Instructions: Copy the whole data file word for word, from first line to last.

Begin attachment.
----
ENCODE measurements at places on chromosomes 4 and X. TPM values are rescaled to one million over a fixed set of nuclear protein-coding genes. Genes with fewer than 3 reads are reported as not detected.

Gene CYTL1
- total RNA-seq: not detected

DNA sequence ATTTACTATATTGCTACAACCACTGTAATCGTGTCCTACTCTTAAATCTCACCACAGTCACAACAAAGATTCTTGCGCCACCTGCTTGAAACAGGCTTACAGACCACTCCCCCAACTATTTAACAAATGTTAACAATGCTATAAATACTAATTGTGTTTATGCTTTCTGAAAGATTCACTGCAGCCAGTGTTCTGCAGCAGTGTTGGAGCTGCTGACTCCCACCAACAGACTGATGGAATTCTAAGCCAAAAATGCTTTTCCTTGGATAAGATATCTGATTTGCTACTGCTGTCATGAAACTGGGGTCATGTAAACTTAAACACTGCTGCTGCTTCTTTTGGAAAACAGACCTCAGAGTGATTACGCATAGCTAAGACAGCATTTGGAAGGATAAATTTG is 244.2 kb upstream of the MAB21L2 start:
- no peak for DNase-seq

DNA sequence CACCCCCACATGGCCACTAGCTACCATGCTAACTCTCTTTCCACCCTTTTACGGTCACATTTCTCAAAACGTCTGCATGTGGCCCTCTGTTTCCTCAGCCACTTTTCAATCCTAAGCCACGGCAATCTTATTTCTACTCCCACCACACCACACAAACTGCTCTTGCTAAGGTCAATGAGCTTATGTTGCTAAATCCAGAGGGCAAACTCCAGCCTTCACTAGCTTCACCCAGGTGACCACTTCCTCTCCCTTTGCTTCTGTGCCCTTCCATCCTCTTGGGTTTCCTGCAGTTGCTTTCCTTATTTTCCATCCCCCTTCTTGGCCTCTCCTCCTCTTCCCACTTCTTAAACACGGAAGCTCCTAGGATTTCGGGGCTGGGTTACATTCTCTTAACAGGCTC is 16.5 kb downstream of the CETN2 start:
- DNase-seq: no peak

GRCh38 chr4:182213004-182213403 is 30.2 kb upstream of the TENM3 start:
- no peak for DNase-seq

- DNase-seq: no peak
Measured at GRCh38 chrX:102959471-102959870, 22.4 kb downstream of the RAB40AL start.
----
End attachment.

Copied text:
ENCODE measurements at places on chromosomes 4 and X. TPM values are rescaled to one million over a fixed set of nuclear protein-coding genes. Genes with fewer than 3 reads are reported as not detected.

Gene CYTL1
- total RNA-seq: not detected

DNA sequence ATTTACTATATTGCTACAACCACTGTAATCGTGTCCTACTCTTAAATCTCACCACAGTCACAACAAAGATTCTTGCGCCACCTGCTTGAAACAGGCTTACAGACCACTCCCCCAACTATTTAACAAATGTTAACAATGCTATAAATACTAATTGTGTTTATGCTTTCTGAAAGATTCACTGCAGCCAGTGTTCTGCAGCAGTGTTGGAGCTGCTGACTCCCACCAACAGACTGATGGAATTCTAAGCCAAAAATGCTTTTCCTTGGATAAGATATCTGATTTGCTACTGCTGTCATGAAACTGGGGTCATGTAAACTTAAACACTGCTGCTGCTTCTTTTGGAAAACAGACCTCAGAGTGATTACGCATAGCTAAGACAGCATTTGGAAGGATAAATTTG is 244.2 kb upstream of the MAB21L2 start:
- no peak for DNase-seq

DNA sequence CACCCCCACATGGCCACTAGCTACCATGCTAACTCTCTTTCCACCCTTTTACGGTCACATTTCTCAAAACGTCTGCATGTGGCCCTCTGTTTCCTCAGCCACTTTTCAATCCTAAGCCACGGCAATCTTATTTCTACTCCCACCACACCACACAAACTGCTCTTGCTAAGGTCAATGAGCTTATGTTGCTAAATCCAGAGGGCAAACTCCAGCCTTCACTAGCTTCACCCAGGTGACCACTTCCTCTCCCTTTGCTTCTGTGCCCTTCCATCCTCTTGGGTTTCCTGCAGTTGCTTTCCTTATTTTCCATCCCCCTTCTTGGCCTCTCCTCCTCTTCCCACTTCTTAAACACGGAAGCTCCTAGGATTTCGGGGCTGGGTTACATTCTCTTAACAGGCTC is 16.5 kb downstream of the CETN2 start:
- DNase-seq: no peak

GRCh38 chr4:182213004-182213403 is 30.2 kb upstream of the TENM3 start:
- no peak for DNase-seq

- DNase-seq: no peak
Measured at GRCh38 chrX:102959471-102959870, 22.4 kb downstream of the RAB40AL start.